For many years, Latin jazz and salsa fans have heard bandleaders shout the name "Tata Güines," which has always been followed by a blistering, time-bending conga solo. With 1994's Pasaporte, no introductions are necessary. In Tata's first album as a leader, he collaborates with fellow Cuban great, percussionist/producer Miguel Angá. In the course of the album's eight tunes, Tata and Angá take their listeners, as Tata put it, to a "tumbadora party, with all the variations of Cuban music and it's relationship to jazz." The guests at the party include Cuban funk, descarga, rhumba, mambo, son, and more. Not only are the stylistic stars of Cuba's musical tradition invited, but also her current star performers, including pianist Frank Emilio, drummers Calixto Oviedo and Giraldo Piloto, vocalist Merceditas Valdés, and bassist Orlando "Cachaito" Lopez, with others too numerous to name. Though Cuba's Egrem label often lacks sonic luster, the musical performances are all around fantastic. Güines is an unquestionable master of his instrument. Since he most commonly loans out his talents to supergroups like Maraca or ¡Cubanismo!, Pasaporte offers a rare chance to hear this renown sideman front and center.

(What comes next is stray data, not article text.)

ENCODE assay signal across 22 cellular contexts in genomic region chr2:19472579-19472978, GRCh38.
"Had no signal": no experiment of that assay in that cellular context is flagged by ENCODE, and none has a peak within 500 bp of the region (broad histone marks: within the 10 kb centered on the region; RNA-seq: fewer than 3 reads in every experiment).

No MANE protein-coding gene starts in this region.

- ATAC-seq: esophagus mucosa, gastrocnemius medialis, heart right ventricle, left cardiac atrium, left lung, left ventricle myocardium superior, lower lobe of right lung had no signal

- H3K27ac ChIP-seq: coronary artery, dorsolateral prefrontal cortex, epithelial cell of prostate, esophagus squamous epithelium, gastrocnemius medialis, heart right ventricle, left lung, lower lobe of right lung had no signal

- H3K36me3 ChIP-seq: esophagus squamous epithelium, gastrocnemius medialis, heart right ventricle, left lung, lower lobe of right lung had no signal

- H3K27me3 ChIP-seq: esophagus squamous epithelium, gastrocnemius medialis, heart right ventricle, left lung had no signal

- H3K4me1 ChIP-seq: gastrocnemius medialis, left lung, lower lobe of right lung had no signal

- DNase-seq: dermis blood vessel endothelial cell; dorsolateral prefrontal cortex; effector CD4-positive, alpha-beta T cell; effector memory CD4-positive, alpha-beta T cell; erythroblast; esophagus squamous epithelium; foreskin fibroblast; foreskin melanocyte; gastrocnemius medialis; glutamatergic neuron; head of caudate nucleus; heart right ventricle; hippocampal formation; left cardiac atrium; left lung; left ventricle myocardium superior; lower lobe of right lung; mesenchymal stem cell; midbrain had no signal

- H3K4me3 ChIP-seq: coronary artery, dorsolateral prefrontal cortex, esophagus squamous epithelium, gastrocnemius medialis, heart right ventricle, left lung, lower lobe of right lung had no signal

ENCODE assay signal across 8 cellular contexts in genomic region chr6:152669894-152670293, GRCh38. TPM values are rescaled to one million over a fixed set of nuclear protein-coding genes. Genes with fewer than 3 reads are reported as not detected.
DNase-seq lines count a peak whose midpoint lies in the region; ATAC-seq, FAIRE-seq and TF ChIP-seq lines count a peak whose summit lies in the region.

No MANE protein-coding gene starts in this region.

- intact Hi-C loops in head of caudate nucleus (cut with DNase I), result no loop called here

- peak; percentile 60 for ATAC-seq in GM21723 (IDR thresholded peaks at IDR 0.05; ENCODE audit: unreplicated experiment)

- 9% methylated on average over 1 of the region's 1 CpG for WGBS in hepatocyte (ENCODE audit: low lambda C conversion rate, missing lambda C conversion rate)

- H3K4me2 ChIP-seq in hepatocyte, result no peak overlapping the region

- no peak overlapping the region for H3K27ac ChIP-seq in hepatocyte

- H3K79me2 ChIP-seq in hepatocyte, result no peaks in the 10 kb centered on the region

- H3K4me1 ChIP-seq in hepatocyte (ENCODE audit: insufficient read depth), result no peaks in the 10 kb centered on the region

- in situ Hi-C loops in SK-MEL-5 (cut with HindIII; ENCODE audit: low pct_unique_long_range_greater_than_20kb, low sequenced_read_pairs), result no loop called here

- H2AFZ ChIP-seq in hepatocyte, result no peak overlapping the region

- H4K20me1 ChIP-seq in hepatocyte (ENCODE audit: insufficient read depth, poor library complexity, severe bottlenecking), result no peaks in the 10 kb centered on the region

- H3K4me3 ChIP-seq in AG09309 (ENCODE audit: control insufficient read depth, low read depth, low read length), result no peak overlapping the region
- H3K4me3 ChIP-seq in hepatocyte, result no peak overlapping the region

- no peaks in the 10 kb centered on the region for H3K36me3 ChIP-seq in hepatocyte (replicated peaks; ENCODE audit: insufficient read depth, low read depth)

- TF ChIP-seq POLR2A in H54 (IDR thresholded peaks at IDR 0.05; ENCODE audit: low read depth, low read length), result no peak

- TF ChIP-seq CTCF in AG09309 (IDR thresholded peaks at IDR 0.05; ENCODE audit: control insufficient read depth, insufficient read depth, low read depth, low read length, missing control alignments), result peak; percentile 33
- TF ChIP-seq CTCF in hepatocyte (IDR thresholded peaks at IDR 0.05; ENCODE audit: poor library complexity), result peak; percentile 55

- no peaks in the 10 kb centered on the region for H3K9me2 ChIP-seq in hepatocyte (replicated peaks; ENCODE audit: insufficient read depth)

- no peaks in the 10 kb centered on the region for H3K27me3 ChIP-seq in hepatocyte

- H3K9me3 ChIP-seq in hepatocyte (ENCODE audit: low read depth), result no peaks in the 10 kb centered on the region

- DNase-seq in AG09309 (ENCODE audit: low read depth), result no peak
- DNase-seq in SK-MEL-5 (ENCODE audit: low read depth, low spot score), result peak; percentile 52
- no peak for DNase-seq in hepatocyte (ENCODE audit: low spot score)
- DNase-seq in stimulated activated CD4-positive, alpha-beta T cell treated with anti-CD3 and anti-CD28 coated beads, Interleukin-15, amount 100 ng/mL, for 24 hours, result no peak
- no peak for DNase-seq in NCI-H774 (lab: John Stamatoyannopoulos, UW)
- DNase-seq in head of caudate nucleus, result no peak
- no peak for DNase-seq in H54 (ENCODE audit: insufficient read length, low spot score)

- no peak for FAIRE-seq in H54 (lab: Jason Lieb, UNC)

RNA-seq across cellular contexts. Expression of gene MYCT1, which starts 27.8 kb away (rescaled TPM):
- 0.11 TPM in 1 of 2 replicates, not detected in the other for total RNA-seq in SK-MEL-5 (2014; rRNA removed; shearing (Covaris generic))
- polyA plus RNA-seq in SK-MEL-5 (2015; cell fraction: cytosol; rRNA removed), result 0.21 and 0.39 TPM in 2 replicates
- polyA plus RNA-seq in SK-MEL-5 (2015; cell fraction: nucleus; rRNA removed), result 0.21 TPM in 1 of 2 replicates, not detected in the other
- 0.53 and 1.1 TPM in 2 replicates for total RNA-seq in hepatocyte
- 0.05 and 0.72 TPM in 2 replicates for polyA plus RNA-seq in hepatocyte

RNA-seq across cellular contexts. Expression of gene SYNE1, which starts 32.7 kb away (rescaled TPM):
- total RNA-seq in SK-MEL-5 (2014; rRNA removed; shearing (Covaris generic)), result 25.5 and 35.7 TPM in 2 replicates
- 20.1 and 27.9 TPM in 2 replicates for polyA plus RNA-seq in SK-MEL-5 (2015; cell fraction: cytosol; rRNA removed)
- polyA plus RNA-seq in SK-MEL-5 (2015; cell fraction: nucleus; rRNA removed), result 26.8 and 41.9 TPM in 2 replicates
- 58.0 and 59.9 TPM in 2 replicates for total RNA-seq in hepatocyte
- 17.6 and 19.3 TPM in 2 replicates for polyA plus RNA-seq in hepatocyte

AllMusic Review by Evan C. Gutierrez